The GCC could be headed for another bumper year for initial public offerings in 2024, thanks to governments in the region pushing for privatisation, the growing appetite of private sector companies to raise capital and strong investor demand, according to companies and analysts.
Stellar post-listing performance of regional companies – returning an average of 40 per cent to investors – has increased the popularity of IPOs, leading to a rise in the pipeline for new public floats.
“Past trends of strong [investor] interest and post-listing market performance with a clear positioning of growth prospects, should encourage IPO candidates to enter the primary market with confidence,” said Thomas Mathew, vice president of investment strategy and research at investment strategy and research company Kamco.
Companies from the GCC region raised a total of $10.79 billion in IPOs last year, data showed.
Although the overall value of funds raised through primary public listings dropped by about 55 per cent annually, the number of IPOs in the GCC declined marginally to 46 issuances in 2023 from 48 issuances in 2022, according to data from Bloomberg and stock exchanges.
The volume of issuances across the GCC last year was driven by smaller ticket listings resulting in lower proceeds.
However, the positive performance of the majority of these stocks is expected to encourage more firms to list.
Dividend yields from recurring revenue-generating companies, mostly state-owned enterprises, were highly sought after, pushing demand for their share offerings.
Analysts say companies with IPO plans and the investment bankers they have hired will pitch the issuances to potential investors on price appreciation prospects.
A 5 to 6 per cent dividend yield, according to the trends of the past two years, will be another selling point.
UAE and Saudi Arabia lead the ranks
The UAE, the Arab world's second-largest economy, topped in terms of the funds raised last year in the GCC through IPOs. Issuers secured $6.07 billion from eight listings on UAE exchanges, accounting for about 56.3 per cent of total proceeds, according to data from Kamco.
The Abu Dhabi Securities Exchange was the top regional bourse with $4.9 billion, followed by the Dubai Financial Market with $500 million.
Companies raised $3.5 billion on the Saudi Exchange (Tadawul) with 35 offerings, recording the highest number of IPOs in the GCC during 2023 and 35 per cent of total proceeds.
The Muscat Securities Market listed two IPOs with total proceeds of $973 million, while one listing on the Qatar Exchange raised $193 million.
Despite a drop in both value and volume, the broader Middle East region along with China were the bright spots in the global IPO market, according to PwC’s Global IPO Watch 2023 and outlook for 2024 report.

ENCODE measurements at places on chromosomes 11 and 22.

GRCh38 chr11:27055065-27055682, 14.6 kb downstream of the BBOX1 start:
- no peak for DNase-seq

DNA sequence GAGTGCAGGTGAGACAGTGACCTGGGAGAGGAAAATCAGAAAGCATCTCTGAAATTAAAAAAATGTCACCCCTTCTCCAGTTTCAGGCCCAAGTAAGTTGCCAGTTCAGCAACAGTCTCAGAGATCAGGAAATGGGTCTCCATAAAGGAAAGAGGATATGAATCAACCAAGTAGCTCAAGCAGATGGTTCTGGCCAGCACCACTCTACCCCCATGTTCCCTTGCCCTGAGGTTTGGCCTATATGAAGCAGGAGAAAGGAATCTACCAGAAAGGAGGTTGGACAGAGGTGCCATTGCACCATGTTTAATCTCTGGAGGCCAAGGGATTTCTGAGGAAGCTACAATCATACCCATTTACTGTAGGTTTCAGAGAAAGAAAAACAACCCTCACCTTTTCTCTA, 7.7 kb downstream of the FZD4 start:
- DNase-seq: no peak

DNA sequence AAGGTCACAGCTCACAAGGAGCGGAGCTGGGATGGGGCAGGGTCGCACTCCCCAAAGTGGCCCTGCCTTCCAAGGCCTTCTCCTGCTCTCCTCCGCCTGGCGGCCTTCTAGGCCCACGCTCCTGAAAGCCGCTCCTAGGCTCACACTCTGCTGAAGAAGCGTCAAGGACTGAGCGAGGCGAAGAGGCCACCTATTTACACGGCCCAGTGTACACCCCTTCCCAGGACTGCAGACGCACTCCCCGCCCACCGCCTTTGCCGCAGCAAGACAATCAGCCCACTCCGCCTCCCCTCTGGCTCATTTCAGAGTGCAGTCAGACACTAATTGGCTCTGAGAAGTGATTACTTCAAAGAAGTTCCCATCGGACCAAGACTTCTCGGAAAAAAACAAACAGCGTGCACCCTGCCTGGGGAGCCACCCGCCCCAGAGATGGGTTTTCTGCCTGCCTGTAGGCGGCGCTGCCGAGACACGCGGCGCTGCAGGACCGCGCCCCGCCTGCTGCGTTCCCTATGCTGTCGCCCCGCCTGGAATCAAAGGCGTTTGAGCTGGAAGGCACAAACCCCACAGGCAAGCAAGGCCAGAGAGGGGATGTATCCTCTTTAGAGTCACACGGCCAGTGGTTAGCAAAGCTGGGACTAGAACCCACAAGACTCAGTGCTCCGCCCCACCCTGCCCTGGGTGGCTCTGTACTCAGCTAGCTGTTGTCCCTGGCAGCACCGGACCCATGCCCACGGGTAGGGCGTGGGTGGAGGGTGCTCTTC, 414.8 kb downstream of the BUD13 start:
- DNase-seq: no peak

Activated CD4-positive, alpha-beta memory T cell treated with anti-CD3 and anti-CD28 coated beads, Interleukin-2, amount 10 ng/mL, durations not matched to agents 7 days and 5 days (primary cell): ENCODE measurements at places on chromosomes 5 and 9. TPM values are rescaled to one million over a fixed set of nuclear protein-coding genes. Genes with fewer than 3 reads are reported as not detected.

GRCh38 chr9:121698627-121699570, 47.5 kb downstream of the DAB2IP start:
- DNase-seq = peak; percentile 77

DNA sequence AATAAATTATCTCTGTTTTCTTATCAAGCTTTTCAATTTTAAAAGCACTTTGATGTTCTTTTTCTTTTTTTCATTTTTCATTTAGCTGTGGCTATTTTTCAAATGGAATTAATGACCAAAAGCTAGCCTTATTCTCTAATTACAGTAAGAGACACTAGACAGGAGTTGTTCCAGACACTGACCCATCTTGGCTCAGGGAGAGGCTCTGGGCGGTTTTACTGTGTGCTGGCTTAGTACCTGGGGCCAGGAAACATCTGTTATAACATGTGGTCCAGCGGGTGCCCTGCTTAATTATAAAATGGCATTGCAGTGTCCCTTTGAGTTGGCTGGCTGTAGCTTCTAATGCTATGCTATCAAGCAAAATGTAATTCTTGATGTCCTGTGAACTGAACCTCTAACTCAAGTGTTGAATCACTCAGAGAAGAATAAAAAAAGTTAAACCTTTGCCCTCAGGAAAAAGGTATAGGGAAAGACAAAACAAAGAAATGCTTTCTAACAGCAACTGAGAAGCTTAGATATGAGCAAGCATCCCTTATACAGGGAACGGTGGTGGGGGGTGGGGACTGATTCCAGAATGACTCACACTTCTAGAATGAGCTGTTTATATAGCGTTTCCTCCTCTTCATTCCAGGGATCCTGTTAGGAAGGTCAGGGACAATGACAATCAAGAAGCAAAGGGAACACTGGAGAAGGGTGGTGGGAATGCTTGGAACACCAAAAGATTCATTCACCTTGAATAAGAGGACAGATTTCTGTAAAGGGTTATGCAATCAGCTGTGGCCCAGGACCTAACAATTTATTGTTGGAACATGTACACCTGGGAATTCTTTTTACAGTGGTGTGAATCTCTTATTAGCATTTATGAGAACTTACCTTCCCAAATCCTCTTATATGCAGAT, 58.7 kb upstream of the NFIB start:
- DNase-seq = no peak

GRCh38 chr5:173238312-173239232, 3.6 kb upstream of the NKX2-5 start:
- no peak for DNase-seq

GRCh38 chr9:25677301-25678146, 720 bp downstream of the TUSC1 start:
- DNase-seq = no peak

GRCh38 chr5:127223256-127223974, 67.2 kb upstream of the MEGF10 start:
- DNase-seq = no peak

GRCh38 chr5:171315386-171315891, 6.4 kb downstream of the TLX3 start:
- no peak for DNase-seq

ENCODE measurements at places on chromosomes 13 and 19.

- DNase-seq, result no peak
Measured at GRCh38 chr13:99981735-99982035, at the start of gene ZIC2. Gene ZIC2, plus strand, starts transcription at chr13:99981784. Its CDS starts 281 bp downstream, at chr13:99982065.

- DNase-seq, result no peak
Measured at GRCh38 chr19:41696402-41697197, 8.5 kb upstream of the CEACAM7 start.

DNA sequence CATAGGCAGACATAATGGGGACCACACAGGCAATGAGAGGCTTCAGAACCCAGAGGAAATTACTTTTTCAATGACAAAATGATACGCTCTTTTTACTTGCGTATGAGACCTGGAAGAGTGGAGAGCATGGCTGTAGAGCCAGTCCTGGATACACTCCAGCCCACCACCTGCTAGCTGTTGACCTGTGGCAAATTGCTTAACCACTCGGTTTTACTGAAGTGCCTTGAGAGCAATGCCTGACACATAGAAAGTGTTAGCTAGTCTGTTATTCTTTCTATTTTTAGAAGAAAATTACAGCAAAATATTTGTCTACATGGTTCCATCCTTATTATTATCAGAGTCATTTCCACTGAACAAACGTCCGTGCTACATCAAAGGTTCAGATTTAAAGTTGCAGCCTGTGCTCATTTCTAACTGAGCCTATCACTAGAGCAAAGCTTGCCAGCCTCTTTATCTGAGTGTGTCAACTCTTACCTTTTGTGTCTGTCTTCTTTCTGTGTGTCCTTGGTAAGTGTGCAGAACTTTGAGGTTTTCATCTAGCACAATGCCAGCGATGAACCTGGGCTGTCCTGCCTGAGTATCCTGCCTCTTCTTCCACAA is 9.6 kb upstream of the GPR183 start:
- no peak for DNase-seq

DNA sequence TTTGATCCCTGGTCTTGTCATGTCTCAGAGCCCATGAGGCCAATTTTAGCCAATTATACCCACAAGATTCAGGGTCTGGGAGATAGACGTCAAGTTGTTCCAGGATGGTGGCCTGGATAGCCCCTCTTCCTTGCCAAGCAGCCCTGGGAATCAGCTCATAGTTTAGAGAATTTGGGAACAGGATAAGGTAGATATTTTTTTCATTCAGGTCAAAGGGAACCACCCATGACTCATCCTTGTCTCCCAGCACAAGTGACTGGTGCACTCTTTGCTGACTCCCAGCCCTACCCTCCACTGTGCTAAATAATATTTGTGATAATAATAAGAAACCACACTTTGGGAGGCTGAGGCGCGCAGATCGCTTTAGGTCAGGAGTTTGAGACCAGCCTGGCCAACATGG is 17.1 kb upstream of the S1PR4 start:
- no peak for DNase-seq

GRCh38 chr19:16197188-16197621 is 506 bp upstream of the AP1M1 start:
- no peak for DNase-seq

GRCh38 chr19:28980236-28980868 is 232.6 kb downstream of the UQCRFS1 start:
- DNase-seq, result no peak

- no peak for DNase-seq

China was the largest IPO market globally, with companies raising $45.3 billion in deals that included three of the world’s top 10 listings last year.
Equity market performance in 2023 remained strong in most markets. The MSCI World index climbed more than 22 per cent, supported by a 24 per cent rise in the S&P 500, a 4 per cent jump in the FTSE100 and a 12 per cent advance of Stoxx Europe 600.
PwC remains cautiously optimistic about the IPO momentum globally as the macroeconomic landscape stabilises this year.
“The renewed optimism is tempered by geopolitical uncertainties and with elections in 2024 for a significant proportion of the world's population, IPO windows will rapidly open and close,” said Stuart Newman, global IPO centre leader at PwC.
The Middle East and North Africa region also has a healthy pipeline of IPOs this year, according to EY.
“IPOs [in Mena] remain driven by the dominant economies of Saudi Arabia and the UAE, which are pursuing their strategic agenda of increasing capital market activity on the local exchanges and stepping up efforts to attract foreign investment,” said Brad Watson, EY Mena strategy and transactions leader.
Companies also view IPOs as an attractive option given the current interest rate environment, according to analysts.
Abu Dhabi-based blockchain and crypto solutions company Phoenix Group, which began trading on the Abu Dhabi Securities Exchange in December following a $370 million IPO, said fund-raising through a share sale is a viable option for companies looking to finance expansion.
The IPO deal of Phoenix, which offers services including cloud mining, data centre hosting and crypto trading, was 33 times oversubscribed.
“Phoenix group is in the next phase of growth and needed capital to fuel its expansion, hence the decision to go public and list on ADX,” said an official for the company.